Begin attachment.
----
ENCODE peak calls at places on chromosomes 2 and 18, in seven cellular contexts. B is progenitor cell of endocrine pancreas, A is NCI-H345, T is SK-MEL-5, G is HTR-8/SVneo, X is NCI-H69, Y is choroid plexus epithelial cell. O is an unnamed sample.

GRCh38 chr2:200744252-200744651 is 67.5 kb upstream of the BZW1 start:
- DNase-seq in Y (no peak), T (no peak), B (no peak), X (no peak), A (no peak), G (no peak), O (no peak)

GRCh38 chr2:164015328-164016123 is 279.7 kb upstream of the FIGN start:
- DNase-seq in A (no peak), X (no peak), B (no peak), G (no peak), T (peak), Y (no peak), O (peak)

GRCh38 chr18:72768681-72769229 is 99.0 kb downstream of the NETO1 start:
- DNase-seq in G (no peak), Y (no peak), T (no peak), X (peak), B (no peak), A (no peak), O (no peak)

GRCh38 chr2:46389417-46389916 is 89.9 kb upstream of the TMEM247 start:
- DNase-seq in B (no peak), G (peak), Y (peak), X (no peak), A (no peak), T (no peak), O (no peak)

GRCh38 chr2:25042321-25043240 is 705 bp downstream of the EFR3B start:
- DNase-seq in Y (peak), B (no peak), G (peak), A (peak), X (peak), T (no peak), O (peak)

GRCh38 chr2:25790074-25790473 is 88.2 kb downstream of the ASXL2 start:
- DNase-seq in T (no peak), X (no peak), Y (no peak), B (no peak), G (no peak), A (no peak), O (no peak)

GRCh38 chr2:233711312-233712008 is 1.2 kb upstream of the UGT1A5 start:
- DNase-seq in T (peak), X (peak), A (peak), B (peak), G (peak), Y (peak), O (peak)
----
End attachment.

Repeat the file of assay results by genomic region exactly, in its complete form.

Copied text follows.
ENCODE peak calls at places on chromosomes 2 and 18, in seven cellular contexts. B is progenitor cell of endocrine pancreas, A is NCI-H345, T is SK-MEL-5, G is HTR-8/SVneo, X is NCI-H69, Y is choroid plexus epithelial cell. O is an unnamed sample.

GRCh38 chr2:200744252-200744651 is 67.5 kb upstream of the BZW1 start:
- DNase-seq in Y (no peak), T (no peak), B (no peak), X (no peak), A (no peak), G (no peak), O (no peak)

GRCh38 chr2:164015328-164016123 is 279.7 kb upstream of the FIGN start:
- DNase-seq in A (no peak), X (no peak), B (no peak), G (no peak), T (peak), Y (no peak), O (peak)

GRCh38 chr18:72768681-72769229 is 99.0 kb downstream of the NETO1 start:
- DNase-seq in G (no peak), Y (no peak), T (no peak), X (peak), B (no peak), A (no peak), O (no peak)

GRCh38 chr2:46389417-46389916 is 89.9 kb upstream of the TMEM247 start:
- DNase-seq in B (no peak), G (peak), Y (peak), X (no peak), A (no peak), T (no peak), O (no peak)

GRCh38 chr2:25042321-25043240 is 705 bp downstream of the EFR3B start:
- DNase-seq in Y (peak), B (no peak), G (peak), A (peak), X (peak), T (no peak), O (peak)

GRCh38 chr2:25790074-25790473 is 88.2 kb downstream of the ASXL2 start:
- DNase-seq in T (no peak), X (no peak), Y (no peak), B (no peak), G (no peak), A (no peak), O (no peak)

GRCh38 chr2:233711312-233712008 is 1.2 kb upstream of the UGT1A5 start:
- DNase-seq in T (peak), X (peak), A (peak), B (peak), G (peak), Y (peak), O (peak)